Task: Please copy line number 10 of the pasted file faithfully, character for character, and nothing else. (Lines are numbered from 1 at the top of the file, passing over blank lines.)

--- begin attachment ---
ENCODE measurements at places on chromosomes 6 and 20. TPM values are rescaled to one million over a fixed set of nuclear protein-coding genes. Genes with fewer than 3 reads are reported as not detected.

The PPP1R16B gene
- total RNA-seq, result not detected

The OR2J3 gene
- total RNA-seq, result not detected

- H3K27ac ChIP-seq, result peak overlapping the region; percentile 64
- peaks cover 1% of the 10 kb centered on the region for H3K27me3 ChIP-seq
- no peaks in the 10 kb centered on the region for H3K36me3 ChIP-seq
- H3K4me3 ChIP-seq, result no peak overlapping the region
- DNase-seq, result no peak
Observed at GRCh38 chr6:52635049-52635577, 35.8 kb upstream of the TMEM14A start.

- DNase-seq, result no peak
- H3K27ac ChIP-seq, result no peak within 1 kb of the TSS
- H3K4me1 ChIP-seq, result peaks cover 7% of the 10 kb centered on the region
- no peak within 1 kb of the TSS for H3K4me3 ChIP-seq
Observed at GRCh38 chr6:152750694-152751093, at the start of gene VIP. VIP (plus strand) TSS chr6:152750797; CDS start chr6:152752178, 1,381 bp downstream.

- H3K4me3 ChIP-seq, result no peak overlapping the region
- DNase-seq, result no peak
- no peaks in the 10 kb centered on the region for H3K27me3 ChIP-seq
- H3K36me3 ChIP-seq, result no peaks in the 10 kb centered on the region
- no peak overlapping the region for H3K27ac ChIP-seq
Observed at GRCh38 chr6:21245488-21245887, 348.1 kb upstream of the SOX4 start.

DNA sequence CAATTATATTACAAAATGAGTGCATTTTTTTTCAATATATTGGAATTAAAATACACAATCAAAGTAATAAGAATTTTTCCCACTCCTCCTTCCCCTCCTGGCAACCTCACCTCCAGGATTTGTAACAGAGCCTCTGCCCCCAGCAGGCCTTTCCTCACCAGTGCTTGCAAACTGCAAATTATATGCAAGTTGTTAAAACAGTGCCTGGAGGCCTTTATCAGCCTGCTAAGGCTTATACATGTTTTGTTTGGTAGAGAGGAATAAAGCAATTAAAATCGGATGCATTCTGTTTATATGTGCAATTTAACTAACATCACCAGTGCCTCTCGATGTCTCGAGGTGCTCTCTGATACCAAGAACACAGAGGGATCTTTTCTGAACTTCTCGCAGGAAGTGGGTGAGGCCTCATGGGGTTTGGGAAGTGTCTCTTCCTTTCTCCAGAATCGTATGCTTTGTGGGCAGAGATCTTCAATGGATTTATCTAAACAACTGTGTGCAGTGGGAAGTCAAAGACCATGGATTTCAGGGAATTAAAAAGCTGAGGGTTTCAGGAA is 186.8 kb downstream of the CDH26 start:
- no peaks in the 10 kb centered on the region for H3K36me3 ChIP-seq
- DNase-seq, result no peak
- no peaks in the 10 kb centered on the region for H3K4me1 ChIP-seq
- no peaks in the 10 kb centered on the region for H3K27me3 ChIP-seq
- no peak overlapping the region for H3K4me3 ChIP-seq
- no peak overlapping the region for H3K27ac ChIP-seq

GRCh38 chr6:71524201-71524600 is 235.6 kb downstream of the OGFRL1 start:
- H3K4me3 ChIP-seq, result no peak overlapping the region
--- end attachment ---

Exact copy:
- DNase-seq, result no peak